In order to attract people to a cause, people need to know there is a problem, that a solution exists and that they can do something to make it happen. Good motivators can significantly improve the effectiveness of an organisation. Within critical mass Sydney somewhere between 200 and 1000 people would turn up to rides, however only about five to ten percent of those would do anything extra. This is not necessarily because they don't want to do more, often they don't know how.
Before I became a cycling activist, I attended a council meeting where cycling issues were being discussed. After the meeting, the vice president of Bicycle NSW stood on a chair and gave a speech encouraging us to continue our lobbying. I walked away from the meeting alone, wondering how.
Ten years later and after writing this paper, I realise it is difficult to explain effective lobbying in a short speech and different people are most effective in different ways.
For a couple of years, I stood in front of critical mass Sydney before and after rides to announce the latest news. As a consequence people would often ring or approach me and ask where we were headed next, or suggest ways to improve critical mass. After answering their queries, I'd ask a few questions.
  • What do you do?
  • What are you interested in?
  • If you ran critical mass what would you change?
Then I'd listen. Usually these people either had great ideas but didn't know how to implement them, or had talents and interests they wanted to use. All I needed to do was suggest an idea, or put them in contact with others with similar interests and they greatly increased their effectiveness as activists. I had the most success when I'd offer to coach or help them. For instance, I'd offer to proof read a press release if they wrote it. To facilitate this I set up a brightideas web page and built myself an activist phone book, with peoples contact details, interests and talents. A public phone list would have been better, but many people like to keep contact details private, especially in a movement which occasionally boarders on illegality.
A good motivator also benefits from the characteristics of a good leader.
  • Give credit where credit is due. Pass on credit to the person who deserves it.
  • Only suggest people do things you would be prepared to do yourself.
  • Never use guilt as a motivator, even if the volunteer lets you down. Nothing looses volunteers faster than making them feel bad.
  • A person who is working hard is a better motivator. People are happy to help out, but don't like being ordered around by someone sitting back and taking all the glory.

Conclusion

When you set out to build up an activist movement, don't worry about setting up traditional heirachical structures.  They are not needed and will probably limit the potential of your organisation.  Build up the communication channels between activists and lever the new tools provided by the internet. They are a gift for activists. Save the world and don't forget to have fun.

About the author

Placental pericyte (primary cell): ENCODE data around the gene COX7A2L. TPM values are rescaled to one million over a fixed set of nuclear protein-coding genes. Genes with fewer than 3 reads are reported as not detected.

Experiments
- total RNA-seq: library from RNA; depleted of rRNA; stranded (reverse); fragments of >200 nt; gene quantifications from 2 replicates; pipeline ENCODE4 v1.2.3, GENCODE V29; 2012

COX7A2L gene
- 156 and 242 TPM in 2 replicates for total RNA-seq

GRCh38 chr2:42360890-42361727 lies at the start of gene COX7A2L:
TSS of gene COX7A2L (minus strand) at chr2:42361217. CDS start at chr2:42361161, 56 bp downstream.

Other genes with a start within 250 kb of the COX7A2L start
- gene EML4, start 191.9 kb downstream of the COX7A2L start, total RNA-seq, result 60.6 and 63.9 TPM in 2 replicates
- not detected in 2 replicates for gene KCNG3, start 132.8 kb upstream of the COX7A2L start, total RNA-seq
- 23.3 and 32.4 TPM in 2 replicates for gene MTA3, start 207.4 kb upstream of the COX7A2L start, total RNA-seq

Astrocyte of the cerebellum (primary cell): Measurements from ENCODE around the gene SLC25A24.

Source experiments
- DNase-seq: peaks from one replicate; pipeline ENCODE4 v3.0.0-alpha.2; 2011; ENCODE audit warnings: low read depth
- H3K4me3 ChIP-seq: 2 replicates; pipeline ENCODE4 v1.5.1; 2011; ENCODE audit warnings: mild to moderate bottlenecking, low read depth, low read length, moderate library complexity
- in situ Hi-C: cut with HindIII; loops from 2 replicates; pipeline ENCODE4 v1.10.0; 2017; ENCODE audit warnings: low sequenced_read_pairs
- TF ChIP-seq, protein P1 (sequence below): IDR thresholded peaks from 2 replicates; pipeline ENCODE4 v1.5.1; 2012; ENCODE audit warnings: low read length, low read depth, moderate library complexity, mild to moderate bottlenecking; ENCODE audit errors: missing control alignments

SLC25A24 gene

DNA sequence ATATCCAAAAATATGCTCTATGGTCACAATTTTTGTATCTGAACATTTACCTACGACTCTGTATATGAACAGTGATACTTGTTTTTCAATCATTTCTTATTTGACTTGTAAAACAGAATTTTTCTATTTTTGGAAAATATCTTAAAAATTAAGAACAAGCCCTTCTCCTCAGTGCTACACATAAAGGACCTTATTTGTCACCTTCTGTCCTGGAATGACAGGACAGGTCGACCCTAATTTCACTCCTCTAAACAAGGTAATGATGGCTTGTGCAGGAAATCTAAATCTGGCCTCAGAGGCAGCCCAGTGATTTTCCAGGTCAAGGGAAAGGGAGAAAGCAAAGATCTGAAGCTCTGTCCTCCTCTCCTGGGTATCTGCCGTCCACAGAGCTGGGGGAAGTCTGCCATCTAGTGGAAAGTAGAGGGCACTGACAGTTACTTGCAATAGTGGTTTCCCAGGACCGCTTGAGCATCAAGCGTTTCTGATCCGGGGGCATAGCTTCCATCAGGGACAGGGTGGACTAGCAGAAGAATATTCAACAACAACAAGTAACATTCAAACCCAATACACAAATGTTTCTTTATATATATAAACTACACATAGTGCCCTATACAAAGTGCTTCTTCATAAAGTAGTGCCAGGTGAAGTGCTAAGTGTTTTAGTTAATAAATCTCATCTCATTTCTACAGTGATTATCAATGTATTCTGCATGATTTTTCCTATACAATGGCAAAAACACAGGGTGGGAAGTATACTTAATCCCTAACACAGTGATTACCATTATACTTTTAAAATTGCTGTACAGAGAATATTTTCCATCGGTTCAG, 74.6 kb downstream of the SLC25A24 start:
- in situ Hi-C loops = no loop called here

At 30, Cameron Shorter describes himself as a computer hacker, cycling activist, and proud father of two young boys. He has invested significant time promoting criticalmass in Sydney, Australia, giving interviews to the media, building up a fact pack on cycling, designing web pages and organising publicity stunts. He rides a bicycle to work.
He is one of the computer hackers who developed the activist calendar and news site http://www.active.org.au which allows anyone to write their own uncensored news story.
He helps with the system administration of the activist internet service provider (ISP) http://www.cat.org.au.
He now works as the Webmapping Manager for SocialchangeOnline, where he tries to apply the ideas presented in this paper.
His latest and most ambitious project is to write a web based cycle mapping program which will allow cyclists to enter their favourite bike routes on a map in a web browser, and for those routes to be collected into a central database and redistributed as bike maps.
He figures he only has another fifty years to live, and is desperately trying to cram as much as he can into his life before he is dead.

Bibliography and further reading

[Bid] Biddulph, Steve; The secret of happy children; Angus & Robertson 1984; ISBN 0 207 18945 5. [Cmass] Shorter, Cameron.: Critical Mass - Sydney - What has it become?, http://www.nccnsw.org.au/~cmass/reports/articles/about.shtml  - cached
[Free] Freeman, Jo.: The Tyranny of Structurelessness, Berkeley Journal of Sociology in 1970: http://flag.blackened.net/revolt/hist_texts/structurelessness.html  - cached
[High] Highleyman, Liz A.: An Introduction to Anarchism, http://www.freespeech.org/ledland/Anarchism/Highleyman_AnIntroductionToAnarchism.html - cached
[Jar] Raymond, Eric S.: The Jargon File, http://www.tuxedo.org/~esr/jargon/. Definitions of computer geek terms.
[Noos] Raymond, Eric S.: Homesteading the Noosphere, http://www.tuxedo.org/~esr/writings/homesteading/homesteading/ - cached. The second in a series of essays which define the computer hacker culture.